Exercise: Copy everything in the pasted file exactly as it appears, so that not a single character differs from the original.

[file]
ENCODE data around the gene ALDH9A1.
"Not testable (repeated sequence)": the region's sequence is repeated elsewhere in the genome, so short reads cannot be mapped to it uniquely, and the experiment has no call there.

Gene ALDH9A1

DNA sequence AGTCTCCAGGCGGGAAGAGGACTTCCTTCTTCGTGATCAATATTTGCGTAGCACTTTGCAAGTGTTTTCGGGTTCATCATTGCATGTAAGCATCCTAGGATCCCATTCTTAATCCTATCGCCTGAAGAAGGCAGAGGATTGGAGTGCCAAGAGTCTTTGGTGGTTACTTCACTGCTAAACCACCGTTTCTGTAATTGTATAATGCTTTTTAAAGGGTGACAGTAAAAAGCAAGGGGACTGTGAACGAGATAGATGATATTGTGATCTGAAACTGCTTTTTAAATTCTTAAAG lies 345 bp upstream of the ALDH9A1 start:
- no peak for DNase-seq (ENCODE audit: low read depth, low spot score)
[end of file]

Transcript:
ENCODE data around the gene ALDH9A1.
"Not testable (repeated sequence)": the region's sequence is repeated elsewhere in the genome, so short reads cannot be mapped to it uniquely, and the experiment has no call there.

Gene ALDH9A1

DNA sequence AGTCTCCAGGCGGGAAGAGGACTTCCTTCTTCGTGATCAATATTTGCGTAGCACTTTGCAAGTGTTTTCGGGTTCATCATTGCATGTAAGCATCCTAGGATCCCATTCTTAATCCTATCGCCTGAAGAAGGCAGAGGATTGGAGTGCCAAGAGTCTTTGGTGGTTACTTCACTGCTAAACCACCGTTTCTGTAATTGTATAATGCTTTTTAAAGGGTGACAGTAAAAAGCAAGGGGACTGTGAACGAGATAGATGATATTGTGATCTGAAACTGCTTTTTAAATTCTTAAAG lies 345 bp upstream of the ALDH9A1 start:
- no peak for DNase-seq (ENCODE audit: low read depth, low spot score)